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25 Dec, 2012
Imaging Polarimetry of Circumstellar Environments with ExPo
A team of Dutch astronomers designed and built the innovative imaging polarimeter ExPo (the Extreme Polarimeter), which is a regular visitor instrument at the William Herschel Telescope (WHT). ExPo was designed and built at Utrecht University and has, due to the closure of astronomy in Utrecht, moved to Leiden University.
ExPo makes use of polarised light to study the faint, dust-rich environments around young and evolved stars. The advantage of using polarimetry, over normal intensity images, is that the unpolarised light from the star is easily removed, allowing directly observation of the star's surroundings in scattered (linearly polarised) light. The information contained in the polarised light constrains the properties of the scattering particles (dust), such as their size, albedo and structure.
The ExPo team observed the young binary system Z CMa in 2010, right after its strongest, and as yet unexplained, outburst. This system, comprising an FU Ori and a Herbig Be star, is extremely variable at visible wavelengths. Previous measurements indicate that the Herbig Be star is surrounded by a dust cocoon that blocks its light at visible wavelengths. Using ExPo observations, Cánovas et al. 2011 show direct evidence for a hole in the dust cocoon. The light escaping through the hole produces a polarised signature that is observable in the ExPo images (see Figure 1, polarised feature 3). This can explain some of the variability of Z CMa when a hole forms in the dust cocoon, the contribution of the Herbig Be star to the total brightness of the system suddenly increases.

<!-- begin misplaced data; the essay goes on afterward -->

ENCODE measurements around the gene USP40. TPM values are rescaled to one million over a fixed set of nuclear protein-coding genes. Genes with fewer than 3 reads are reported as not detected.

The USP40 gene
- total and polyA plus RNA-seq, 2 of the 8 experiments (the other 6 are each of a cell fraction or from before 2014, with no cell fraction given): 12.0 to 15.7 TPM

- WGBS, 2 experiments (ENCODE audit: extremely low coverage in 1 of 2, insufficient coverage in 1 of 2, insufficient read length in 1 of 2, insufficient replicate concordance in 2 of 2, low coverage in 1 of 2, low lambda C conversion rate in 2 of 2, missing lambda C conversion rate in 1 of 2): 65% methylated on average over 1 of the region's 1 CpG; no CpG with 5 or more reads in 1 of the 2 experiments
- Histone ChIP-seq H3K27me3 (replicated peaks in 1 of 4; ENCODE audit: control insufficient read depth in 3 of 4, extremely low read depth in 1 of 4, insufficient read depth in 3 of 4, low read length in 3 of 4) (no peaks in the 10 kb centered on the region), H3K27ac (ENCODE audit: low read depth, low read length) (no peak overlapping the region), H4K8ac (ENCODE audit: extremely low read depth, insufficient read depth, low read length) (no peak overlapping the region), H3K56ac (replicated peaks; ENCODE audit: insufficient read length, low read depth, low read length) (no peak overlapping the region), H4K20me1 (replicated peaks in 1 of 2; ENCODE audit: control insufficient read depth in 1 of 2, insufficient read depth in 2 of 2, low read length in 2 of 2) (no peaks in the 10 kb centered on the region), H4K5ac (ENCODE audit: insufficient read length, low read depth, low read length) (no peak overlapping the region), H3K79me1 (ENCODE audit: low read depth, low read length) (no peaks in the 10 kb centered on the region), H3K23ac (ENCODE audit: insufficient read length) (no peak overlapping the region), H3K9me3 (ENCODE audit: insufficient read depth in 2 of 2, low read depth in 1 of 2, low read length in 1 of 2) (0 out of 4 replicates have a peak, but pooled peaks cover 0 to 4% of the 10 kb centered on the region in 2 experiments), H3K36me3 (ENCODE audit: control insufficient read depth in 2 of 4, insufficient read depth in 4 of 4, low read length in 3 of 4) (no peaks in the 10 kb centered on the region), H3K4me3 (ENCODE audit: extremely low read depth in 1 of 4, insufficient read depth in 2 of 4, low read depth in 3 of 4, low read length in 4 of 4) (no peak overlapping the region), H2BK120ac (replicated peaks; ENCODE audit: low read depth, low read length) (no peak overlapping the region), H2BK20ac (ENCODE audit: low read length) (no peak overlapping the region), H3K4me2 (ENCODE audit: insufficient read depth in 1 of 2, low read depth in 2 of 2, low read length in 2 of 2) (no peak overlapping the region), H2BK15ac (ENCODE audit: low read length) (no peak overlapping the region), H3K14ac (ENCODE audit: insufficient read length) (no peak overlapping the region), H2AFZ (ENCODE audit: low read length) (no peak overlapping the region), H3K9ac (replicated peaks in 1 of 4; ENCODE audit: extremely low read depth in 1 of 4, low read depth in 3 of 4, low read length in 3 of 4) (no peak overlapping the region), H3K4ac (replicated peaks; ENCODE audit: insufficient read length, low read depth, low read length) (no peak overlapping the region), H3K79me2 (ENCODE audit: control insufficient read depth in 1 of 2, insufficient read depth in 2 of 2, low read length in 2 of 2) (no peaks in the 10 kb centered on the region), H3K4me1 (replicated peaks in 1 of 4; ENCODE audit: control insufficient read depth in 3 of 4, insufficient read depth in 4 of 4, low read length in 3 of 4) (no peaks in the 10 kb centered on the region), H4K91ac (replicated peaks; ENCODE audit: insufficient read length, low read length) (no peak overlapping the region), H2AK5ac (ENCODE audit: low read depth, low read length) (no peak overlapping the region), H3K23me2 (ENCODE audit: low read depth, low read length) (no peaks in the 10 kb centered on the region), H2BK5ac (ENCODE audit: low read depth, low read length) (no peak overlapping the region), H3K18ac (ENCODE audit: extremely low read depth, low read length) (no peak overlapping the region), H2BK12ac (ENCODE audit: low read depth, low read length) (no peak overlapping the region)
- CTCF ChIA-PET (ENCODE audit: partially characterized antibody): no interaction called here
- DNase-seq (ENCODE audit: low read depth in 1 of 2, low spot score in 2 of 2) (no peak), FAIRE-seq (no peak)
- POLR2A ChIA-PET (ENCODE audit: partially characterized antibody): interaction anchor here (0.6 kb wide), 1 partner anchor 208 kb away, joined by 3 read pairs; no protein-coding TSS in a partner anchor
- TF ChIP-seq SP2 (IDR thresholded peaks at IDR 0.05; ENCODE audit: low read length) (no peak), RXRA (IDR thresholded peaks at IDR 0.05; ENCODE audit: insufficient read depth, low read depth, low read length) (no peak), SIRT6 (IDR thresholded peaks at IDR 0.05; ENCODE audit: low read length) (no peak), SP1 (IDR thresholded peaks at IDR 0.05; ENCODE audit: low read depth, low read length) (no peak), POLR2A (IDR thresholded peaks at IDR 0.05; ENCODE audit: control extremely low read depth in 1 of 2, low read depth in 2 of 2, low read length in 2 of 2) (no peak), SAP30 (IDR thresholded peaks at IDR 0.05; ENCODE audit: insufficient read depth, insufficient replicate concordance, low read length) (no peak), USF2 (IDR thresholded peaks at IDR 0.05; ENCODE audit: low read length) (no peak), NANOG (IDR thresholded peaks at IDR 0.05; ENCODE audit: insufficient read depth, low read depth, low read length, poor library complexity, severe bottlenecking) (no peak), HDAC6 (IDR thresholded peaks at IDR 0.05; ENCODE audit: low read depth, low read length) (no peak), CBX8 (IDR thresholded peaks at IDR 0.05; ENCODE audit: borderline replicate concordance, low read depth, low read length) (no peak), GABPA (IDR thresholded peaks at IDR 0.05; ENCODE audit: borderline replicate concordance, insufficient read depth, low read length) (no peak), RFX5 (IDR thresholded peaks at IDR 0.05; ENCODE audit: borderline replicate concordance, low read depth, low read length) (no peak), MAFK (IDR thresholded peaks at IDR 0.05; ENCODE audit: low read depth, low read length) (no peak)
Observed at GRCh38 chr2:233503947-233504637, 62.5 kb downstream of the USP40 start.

Another example of the capabilities of imaging polarimetry for investigating faint circumstellar environments is shown in Figure 2 for the evolved star R CrB. These carbon-rich stars are known to be surrounded by a dust-rich halo and to emit dust clouds at irregular intervals. The ExPo observations of R CrB were secured when a large dust cloud was emitted along the line of sight to the observer, acting like a natural coronograph. This allowed the astronomers to derive the dust properties in three different regions around R CrB: the "obscuring" cloud, the dust halo that surrounds R CrB, and in one dust cloud that is evident in the ExPo images (see Figure 2). The results are published in Jeffers et al. (2012).
Cánovas, H., Min, M. , Jeffers, S. V., Rodenhuis, M. and Keller, C. U., 2012, A&A, 543, A70. Paper.
Jeffers, S. V. Min, M., Waters, L. B. F. M., Cánovas, H., Rodenhuis, M., Ovelar, M.D.J., Chies-Santos, A.L., and Keller, C.U., 2012, A&A, 539, A56. Paper.
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